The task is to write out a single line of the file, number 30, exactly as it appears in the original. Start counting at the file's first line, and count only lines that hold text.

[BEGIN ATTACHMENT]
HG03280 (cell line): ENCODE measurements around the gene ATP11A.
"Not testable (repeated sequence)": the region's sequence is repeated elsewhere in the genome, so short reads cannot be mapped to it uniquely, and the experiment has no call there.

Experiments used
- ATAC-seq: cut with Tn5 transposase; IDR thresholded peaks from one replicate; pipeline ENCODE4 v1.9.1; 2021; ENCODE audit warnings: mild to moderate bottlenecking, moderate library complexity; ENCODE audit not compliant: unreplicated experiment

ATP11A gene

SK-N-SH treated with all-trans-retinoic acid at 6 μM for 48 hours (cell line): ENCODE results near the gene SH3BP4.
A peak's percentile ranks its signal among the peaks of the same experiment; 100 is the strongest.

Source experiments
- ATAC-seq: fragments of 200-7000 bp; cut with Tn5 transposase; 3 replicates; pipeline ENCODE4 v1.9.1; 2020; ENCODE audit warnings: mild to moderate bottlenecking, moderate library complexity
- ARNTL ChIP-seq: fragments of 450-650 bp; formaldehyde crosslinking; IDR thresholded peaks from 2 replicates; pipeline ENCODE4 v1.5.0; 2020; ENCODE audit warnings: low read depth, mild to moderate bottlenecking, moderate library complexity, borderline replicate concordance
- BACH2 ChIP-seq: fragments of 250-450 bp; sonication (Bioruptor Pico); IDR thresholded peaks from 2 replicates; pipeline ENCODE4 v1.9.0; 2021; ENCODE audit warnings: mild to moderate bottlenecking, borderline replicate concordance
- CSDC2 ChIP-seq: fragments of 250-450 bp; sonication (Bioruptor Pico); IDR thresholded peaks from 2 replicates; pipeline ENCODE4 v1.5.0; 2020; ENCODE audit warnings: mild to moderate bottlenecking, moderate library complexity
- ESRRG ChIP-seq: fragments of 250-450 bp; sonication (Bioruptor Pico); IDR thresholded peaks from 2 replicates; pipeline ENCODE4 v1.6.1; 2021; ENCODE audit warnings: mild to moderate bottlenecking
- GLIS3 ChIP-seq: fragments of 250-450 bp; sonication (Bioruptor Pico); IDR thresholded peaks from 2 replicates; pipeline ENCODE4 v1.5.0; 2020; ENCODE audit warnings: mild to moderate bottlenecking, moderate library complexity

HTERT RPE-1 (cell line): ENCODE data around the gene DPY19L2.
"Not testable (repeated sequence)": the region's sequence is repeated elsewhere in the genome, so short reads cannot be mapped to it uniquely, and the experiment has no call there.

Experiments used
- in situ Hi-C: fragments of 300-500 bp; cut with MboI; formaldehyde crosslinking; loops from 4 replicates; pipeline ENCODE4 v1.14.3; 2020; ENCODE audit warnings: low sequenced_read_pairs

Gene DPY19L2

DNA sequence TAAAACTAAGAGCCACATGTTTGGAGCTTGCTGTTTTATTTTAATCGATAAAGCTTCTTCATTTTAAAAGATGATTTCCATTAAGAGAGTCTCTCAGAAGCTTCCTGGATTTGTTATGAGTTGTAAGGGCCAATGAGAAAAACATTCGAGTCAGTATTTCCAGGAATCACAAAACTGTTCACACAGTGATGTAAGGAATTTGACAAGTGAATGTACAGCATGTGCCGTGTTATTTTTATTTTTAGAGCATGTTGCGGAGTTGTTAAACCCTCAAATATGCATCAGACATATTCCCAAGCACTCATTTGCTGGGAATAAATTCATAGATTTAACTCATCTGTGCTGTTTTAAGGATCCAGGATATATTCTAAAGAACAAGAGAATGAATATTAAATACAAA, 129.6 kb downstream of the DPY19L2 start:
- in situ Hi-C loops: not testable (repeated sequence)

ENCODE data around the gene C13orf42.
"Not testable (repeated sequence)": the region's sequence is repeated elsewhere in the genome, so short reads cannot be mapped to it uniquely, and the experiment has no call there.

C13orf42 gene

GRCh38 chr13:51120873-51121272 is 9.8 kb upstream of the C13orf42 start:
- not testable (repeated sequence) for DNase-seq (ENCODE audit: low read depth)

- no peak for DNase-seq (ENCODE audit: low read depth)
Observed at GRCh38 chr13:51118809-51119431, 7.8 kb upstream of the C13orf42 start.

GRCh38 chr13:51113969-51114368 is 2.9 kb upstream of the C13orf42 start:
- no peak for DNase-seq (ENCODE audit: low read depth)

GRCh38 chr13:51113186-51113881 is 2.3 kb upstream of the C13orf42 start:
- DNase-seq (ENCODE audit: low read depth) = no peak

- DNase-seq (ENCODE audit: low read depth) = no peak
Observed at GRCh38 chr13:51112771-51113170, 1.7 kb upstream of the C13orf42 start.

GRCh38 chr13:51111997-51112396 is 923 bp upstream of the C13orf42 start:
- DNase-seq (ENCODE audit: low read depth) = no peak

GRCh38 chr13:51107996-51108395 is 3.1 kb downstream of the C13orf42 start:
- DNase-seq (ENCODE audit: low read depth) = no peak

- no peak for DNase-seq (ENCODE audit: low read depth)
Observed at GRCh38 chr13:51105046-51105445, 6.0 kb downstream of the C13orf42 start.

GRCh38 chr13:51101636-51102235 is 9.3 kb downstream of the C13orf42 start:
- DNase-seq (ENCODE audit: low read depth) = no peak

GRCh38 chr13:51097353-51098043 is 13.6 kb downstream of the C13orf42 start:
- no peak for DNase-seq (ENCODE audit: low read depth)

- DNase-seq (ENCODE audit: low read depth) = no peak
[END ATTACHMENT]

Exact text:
- no peak for DNase-seq (ENCODE audit: low read depth)